This article, written by the American Ground Water Trust was originally published in THE AMERICAN WELL OWNER, 2001, Number 2]


The sport of golf is a multi-billion dollar industry that draws millions of participants annually. The lush deep-green and well-manicured fairways and greens are a big draw for golf players and fans alike. Golf courses can also offer great wildlife habitat. Many new golf courses are built each year, and many courses use thousands of gallons of well water a day to keep the turf green. In areas where annual rainfall is high, this generally does not pose aquifer overdraft problems. In areas with low annual rainfall the withdrawal of ground water can impact the levels of the water table in nearby wells by drawing down a large cone of depression around the irrigation well(s).

In some communities there are efforts being taken to limit ground water withdrawal, particularly during drought conditions. Problems arise when water is pumped out of the ground faster then it can be naturally replenished (exceeding the “safe yield” of the aquifer). As a result of the growing demand for water, many golf courses use water conservation strategies. For example, some have replaced existing turf with more drought tolerant varieties, installed more efficient irrigation equipment for watering the fairways and greens, and added water-retaining polymers to the soil.

Golf courses do offer some advantages with regard to ground water in comparison to a developed, built- up site. Turf is much more pervious than paved driveways, parking lots, or buildings, thereby increasing the total volume of precipitation available for recharge to the underlying aquifer. Healthy vegetation promotes increased water infiltration to the subsurface. More infiltration results in less runoff and a reduction in erosion and sedimentation problems in nearby rivers and streams. The vegetation provided by a golf course maintains an area within the community where natural-soil filtration may reduce the impact of airborne contaminants and help to offset the effects from nearby impervious built-up areas that collect and concentrate non-point source pollution derived from human activities.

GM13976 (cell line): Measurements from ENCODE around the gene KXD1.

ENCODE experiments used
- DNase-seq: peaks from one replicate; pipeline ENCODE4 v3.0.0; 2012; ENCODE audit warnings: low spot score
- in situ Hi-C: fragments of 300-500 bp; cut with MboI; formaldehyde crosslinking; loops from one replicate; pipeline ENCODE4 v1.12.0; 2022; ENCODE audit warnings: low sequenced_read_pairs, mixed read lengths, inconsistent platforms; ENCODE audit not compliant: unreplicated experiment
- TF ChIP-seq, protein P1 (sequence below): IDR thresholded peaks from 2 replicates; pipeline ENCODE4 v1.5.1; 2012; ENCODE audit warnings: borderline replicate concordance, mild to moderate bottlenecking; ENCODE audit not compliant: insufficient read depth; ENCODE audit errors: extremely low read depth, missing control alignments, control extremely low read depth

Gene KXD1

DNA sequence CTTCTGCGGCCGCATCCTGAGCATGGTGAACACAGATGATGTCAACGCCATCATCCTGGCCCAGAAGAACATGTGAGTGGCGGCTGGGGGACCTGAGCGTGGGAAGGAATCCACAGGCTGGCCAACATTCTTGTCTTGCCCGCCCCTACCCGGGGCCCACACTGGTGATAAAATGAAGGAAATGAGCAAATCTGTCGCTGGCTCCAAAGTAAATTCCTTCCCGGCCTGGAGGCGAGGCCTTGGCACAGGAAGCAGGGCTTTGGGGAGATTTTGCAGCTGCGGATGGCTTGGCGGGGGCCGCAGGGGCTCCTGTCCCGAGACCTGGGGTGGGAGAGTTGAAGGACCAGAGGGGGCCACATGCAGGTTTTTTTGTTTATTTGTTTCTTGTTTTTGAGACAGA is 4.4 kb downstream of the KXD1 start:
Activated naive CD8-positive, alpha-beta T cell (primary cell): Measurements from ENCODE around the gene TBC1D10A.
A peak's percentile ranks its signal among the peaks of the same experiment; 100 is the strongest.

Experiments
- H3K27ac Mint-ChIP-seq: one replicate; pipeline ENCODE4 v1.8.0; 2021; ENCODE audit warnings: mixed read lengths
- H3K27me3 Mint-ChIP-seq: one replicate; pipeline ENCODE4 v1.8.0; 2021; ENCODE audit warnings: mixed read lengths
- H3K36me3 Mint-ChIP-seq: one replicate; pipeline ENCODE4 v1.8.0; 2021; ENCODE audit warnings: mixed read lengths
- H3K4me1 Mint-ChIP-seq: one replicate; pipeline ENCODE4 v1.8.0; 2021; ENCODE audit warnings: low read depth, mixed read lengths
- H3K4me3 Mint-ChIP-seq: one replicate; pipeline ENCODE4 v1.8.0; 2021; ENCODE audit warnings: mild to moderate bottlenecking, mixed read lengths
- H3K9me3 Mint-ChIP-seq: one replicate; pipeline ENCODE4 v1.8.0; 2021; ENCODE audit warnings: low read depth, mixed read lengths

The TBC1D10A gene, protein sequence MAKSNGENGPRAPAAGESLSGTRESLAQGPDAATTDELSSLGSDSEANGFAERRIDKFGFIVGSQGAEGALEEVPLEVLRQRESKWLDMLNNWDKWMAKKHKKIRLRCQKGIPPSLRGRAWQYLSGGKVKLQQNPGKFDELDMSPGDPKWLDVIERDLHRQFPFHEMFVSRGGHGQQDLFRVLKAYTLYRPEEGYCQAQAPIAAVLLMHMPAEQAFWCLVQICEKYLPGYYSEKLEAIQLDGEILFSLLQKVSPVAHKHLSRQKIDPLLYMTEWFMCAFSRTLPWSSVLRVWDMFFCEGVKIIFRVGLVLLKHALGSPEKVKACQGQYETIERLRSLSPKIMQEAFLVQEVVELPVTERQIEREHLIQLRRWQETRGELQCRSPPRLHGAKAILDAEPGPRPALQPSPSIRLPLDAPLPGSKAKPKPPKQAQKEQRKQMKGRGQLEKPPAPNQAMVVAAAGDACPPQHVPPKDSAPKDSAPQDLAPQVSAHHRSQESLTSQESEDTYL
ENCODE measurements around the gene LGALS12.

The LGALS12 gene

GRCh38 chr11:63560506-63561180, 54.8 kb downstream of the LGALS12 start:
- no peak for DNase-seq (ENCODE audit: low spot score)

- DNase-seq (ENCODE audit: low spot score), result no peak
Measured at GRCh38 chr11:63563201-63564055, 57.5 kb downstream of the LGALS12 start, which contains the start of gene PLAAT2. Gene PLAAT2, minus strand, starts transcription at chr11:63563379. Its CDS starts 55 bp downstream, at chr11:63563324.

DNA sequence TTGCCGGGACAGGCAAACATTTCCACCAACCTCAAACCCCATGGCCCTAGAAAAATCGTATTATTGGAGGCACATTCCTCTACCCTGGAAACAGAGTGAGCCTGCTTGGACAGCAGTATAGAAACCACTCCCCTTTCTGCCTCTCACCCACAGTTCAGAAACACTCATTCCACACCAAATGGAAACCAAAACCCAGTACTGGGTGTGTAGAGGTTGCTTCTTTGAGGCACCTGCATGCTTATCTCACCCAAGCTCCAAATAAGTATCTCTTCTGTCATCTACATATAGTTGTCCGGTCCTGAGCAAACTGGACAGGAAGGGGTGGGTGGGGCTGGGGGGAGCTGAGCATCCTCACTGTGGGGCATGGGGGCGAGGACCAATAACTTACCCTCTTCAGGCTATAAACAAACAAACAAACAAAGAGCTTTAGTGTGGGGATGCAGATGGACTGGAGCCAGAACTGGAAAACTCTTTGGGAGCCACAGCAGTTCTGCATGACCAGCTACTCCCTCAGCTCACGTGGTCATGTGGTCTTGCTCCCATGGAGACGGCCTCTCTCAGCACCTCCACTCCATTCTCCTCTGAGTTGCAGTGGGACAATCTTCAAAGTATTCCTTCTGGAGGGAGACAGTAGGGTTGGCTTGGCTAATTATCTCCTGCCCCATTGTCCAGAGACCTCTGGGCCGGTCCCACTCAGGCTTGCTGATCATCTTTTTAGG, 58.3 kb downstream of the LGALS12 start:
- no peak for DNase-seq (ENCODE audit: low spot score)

Golf course superintendents must be careful to properly manage the application of fertilizers, herbicides and pesticides. They should do so in order to minimize course operating costs, but more importantly, to control and avoid the potential for adverse impacts to ground and surface water. Many golf course managers are incorporating pest-resistant vegetation and understand that “less is more” when applying chemical products.

It remains to be seen how individual towns, multi-community areas and state/regional governments will manage their finite water supplies in the face of growing populations, ecological and environmental concerns, and potential water shortages. Golf courses are one of many land uses and activities that use water in a community. The key to sustainability of our life-styles will demand choices and compromise among land-use options and the allocation of natural resources.

[© American Ground Water Trust. This article may be reprinted for non-commercial educational purposes provided it is used in its entirety and that reference is made to its source as an article in THE AMERICAN WELL OWNER, 2001, Number 2]